2022 Alan J. Hunt Memorial Lecture: Engineering Advanced Materials for Neural Regeneration

FOUND IN: Events, Research Event


Friday, November 18, 2022


2:30pm - 5:00pm


Lurie Biomedical Engineering (formerly ATL), 1130


Talk to be delivered by Christine E. Schmidt, Ph.D.


Damage to peripheral nerve and spinal cord tissue can have a devastating impact on the quality of life for individuals suffering from nerve injuries. Our research broadly encompasses analyzing and designing natural-based and electrically conducting biomaterials that can interface with neurons to stimulate and guide nerves to regenerate. This talk will specifically address our work on natural-based biomaterials for both peripheral nerve and spinal cord applications.

To foster peripheral nerve regeneration, we have focused on both “top down” and “bottom up” approaches. For our “top down” approach, we have developed natural acellular tissue grafts created by chemical processing of normal intact nerve tissue to preserve the microarchitecture of the extracellular matrix (ECM) and to eliminate the immune response by removing cell components. This research is the foundation for the Avance Nerve Graft from AxoGen, which is now widely used in clinics for peripheral nerve injuries. In a parallel “bottom up” approach, we have developed advanced hyaluronan-based scaffolds for nerve regeneration applications. Hyaluronic acid (HA; also known as hyaluronan) is a non-sulfated, high molecular weight, glycosaminoglycan found in all mammals; it is a major component of the extracellular matrix in the nervous system and plays a significant role in wound healing and tissue regeneration. Our group has devised novel techniques to process HA into forms for use in peripheral nerve repair applications. For example, we have explored advanced laser-based processes, in situ crystallization, and magnetic particle templating to create microarchitecture within the hyaluronan materials to mimic the native basal lamina of nerve cells and thus to provide physical and chemical guidance features for regenerating axons. These materials have shown promise for supporting peripheral nerve repair after acute transection injury and for promoting regeneration of axons into close proximity of microelectrodes for potential prosthetics applications.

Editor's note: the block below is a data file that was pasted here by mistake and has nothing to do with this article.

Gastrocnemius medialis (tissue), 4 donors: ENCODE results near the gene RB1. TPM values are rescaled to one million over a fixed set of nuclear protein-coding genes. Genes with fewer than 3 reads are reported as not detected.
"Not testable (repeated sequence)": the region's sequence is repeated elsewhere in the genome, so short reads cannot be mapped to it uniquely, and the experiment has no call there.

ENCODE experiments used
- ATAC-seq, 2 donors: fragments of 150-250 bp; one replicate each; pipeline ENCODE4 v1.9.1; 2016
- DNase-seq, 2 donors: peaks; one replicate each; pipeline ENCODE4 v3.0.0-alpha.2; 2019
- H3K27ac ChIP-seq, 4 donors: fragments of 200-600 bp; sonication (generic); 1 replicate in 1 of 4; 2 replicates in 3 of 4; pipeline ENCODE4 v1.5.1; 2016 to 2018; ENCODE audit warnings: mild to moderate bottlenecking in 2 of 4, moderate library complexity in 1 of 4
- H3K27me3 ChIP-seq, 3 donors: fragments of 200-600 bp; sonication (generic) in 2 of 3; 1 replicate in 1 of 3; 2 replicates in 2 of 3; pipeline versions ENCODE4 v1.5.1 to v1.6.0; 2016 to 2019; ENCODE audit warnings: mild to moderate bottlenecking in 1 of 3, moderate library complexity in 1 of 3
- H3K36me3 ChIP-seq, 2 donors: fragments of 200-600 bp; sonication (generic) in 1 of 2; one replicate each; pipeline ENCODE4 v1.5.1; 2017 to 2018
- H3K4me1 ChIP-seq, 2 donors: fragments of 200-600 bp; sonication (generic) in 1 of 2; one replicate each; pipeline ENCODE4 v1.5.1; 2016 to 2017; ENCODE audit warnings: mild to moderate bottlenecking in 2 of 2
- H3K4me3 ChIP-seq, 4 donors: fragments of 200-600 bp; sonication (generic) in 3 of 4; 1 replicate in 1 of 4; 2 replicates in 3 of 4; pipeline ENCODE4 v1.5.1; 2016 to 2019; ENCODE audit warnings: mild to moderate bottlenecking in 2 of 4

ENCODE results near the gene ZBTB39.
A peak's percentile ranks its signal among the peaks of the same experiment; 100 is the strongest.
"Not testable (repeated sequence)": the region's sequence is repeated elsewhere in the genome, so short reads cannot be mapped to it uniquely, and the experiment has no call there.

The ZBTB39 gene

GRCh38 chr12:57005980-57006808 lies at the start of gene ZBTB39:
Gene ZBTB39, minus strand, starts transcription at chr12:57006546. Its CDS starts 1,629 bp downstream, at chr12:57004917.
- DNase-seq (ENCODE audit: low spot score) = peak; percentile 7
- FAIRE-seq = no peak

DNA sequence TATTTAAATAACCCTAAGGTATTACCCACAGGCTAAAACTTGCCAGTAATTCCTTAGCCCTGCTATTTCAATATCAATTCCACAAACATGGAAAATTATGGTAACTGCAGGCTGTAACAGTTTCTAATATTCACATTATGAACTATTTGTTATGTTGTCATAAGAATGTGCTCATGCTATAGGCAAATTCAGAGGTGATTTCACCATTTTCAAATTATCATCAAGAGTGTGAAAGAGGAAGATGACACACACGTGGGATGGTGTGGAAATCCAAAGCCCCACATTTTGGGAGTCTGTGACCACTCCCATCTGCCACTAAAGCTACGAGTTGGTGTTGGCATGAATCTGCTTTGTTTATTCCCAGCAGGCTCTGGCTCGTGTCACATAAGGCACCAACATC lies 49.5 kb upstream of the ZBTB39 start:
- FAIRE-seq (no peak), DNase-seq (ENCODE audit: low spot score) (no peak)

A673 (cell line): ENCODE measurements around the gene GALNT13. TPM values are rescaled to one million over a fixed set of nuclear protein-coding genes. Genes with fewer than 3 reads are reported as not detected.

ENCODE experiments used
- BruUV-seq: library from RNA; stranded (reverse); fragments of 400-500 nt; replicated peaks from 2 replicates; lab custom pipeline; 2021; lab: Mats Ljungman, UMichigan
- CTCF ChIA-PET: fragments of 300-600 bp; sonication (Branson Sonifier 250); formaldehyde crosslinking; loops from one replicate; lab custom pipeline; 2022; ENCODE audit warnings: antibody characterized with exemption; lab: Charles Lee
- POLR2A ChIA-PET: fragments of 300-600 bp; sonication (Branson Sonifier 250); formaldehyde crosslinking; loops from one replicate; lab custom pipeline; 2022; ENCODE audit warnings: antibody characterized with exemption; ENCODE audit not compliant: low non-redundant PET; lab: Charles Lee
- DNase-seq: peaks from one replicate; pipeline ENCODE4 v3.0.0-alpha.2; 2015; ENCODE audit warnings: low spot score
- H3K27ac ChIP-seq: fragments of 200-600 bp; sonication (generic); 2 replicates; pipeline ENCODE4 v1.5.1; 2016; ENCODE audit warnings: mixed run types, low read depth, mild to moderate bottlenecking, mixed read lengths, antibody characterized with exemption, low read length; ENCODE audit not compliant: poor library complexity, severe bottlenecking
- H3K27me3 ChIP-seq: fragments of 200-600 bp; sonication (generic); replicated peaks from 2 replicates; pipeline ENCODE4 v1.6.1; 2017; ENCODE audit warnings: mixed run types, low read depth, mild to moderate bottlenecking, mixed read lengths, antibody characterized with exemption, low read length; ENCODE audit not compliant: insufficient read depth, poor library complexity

For spinal cord injury (SCI) applications, we have engineered injectable biomaterials for less invasive application in crush injuries, which are the most prominent form of SCI. In this work, we have solubilized decellularized peripheral nerve tissue to create in situ gelling ECM hydrogels. We show that these materials serve as effective therapeutic agents for SCI in rats and are promising delivery agents for cell transplantation applications.

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